Starting on Friday, President Donald Trump will be visiting several Asian countries until November 14 — he’ll be stopping in Japan, South Korea, China, Vietnam, and The Philippines. In typical Trump fashion, the White House press briefing on the trip highlighted the trip as being the biggest deal ever, as though promoting a show destined for the Highest Ratings Ever.
According to senior administration officials on a press call on Tuesday:
- The trip will be “the longest trip to the region by any president in the last 25 years.”
- “No president has visited more countries on the region on any one trip since President George W. Bush in October 2003.”
- The tour will be “an extension of the president’s extensive diplomatic engagement” with the region (the press call also highlighted that Trump had been on 43 phone calls with leaders from the region, including countries he will not be visiting on this trip).
But what will President Trump actually be able to accomplish on this visit? Will he be able to “underscore his commitment to longstanding U.S. alliances and partnerships and reaffirm U.S. leadership in promoting a free and open Indo-Pacific region,” as administration officials are touting.
Trump will no doubt be received with all the appropriate pomp by dignitaries at high profile events — he’ll attend the Asia-Pacific Economic Cooperation (APEC) Leaders’ Meeting in Vietnam and some Association of Southeast Asian Nations (ASEAN) Summit meetings the Philippines. And, of course, he will be playing a round of golf with Japanese Prime Minister Shinzo Abe.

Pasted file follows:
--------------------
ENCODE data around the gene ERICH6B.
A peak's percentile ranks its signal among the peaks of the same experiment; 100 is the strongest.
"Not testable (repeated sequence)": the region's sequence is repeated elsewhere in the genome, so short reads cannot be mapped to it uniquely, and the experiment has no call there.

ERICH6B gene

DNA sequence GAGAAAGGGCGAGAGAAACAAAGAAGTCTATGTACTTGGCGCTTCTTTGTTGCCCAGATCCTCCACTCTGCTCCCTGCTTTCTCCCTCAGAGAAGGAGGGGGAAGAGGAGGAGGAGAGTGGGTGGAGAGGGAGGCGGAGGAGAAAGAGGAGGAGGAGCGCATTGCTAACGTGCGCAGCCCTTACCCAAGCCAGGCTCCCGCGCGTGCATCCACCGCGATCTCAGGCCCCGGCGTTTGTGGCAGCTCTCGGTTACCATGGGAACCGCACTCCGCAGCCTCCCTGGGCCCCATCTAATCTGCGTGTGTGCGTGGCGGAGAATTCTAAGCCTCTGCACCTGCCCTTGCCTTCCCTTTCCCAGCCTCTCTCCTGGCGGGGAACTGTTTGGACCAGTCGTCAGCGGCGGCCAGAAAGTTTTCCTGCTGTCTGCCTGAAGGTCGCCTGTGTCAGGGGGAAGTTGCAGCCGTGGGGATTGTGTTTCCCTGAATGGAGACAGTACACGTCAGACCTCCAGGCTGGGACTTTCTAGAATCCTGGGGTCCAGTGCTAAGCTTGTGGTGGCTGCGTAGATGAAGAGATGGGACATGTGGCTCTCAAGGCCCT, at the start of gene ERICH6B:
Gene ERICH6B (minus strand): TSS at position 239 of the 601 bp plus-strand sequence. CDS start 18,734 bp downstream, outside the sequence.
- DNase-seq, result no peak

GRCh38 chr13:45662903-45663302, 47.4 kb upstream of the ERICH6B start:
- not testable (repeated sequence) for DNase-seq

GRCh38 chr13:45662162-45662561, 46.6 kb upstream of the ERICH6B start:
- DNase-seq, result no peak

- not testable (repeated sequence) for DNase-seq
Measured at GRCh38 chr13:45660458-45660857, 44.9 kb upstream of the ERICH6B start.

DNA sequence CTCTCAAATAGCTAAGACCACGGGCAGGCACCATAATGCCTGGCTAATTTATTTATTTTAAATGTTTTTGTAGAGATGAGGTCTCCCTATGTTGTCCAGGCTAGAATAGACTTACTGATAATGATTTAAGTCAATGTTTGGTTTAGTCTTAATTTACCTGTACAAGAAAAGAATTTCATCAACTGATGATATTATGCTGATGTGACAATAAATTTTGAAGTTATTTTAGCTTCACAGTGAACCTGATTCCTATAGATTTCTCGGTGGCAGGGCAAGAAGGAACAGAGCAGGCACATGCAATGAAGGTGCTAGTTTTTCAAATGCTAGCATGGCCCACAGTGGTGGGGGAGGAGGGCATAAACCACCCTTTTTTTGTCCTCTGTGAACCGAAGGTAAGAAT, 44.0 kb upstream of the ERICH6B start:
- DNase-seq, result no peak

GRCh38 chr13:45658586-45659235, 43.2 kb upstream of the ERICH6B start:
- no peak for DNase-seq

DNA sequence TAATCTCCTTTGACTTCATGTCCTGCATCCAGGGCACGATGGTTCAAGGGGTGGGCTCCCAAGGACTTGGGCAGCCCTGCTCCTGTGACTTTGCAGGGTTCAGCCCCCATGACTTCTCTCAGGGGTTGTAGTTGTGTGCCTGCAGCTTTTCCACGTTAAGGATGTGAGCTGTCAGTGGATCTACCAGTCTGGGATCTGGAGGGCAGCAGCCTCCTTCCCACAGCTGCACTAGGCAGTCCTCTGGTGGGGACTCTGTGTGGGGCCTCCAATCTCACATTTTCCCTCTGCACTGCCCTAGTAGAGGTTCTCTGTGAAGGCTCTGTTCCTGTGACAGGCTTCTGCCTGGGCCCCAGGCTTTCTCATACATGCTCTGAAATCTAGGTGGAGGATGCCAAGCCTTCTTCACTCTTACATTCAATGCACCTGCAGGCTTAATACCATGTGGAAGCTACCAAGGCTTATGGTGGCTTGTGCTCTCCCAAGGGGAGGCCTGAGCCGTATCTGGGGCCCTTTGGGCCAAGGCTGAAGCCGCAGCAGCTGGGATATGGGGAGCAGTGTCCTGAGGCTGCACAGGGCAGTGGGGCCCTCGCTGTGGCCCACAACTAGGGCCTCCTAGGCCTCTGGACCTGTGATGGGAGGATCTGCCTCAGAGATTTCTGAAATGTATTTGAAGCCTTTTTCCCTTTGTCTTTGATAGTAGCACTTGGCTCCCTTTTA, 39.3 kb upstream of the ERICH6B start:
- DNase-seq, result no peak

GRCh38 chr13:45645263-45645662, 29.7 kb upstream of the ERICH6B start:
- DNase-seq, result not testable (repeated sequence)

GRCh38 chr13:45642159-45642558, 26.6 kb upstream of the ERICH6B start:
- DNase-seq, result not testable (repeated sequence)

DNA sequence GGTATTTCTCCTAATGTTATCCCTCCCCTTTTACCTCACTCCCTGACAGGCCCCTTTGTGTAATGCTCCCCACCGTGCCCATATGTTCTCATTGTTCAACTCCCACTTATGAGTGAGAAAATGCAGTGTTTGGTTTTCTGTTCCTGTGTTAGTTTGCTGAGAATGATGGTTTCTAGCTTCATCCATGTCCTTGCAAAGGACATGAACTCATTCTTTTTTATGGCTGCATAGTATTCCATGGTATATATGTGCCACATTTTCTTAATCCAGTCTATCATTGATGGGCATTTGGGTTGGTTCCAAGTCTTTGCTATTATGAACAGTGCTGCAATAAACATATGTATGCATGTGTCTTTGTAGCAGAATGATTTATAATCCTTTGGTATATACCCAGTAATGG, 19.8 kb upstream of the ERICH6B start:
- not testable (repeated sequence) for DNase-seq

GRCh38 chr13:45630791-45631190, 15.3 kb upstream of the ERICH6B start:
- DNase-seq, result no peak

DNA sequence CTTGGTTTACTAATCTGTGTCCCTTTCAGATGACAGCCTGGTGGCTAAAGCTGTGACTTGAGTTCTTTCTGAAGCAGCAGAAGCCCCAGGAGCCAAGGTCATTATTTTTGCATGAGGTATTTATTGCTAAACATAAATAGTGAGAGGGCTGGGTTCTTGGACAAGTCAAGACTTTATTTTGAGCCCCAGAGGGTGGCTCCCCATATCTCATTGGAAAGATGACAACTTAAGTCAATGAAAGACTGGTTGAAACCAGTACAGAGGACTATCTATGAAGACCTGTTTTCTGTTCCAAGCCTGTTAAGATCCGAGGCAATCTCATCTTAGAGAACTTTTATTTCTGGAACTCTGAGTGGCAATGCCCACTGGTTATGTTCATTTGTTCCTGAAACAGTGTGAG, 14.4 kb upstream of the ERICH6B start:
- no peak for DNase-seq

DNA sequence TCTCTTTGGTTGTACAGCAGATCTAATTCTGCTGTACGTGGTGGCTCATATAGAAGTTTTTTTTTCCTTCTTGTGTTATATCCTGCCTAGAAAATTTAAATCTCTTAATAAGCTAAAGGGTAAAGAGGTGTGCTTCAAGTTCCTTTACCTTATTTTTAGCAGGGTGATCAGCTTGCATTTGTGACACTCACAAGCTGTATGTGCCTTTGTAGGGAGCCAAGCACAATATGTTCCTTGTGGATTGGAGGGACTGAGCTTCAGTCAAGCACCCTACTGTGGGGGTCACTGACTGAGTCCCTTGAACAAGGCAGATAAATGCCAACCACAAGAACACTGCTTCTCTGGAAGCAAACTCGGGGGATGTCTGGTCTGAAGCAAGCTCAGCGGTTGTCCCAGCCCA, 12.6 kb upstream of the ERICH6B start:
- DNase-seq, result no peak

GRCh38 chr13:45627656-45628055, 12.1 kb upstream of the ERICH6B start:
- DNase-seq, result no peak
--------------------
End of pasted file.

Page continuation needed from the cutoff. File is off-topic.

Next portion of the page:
But there are signs that maybe not everyone is thrilled he’ll be visiting. The North Korean state-run news agency KCNA on Tuesday dismissed the significance of Trump’s visit, calling him a “master of invective” who is “incurably mentally deranged,” according to the South China Morning Post.
A Monday op-ed in South Korea’s The Korea Times figured that while Trump will be “showered with uncommon hospitality” on his visit there, he is also seen, potentially, as a “U.S. president who is seen as a liability to world peace.” While placing the blame on North Korea for the security tensions in the region, the piece pointed out that, “The U.S. under Trump’s helm is increasingly seen not as a responsible adult superpower that assures the world of peace, but rather one that appears to be trying to find a ‘justifiable’ way to start a war with North Korea,” and that Japan and South Korea are “worried about the U.S. carrying out a preemptive strike without consulting them first.”
Harry Krejsa, Bacevich Fellow and Asia security expert at the Center for a New American Security, said it’s unlikely that Trump will come back with “any huge deliverables” from meetings during his upcoming trip.
“And I don’t think this is a huge goal on this trip anyway,” he said, adding that it’s more about showing an “ongoing commitment to Asia Pacific” — which has been “a hard case to make” for Trump. So even if the public’s view of Trump in the region might not be favorable, this “diplomatic cultivation,” as Krejsa put it, is pretty important to Asian leaders. Specifically, Trump needs to make sure that he walks away with South Korean President Moon Jae-in feeling that they’re “on the same page” when it comes to dealing with North Korea’s nuclear and ballistic missile programs.
Taekyoon Kim, Fulbright scholar at the Wilson Center, told ThinkProgress that as far as Seoul is concerned, what’s important is “diplomatic efforts for the negotiation with North Korea are continuously undertaken in order to give a chance to North Korea for the exit from this terrible deadlock.”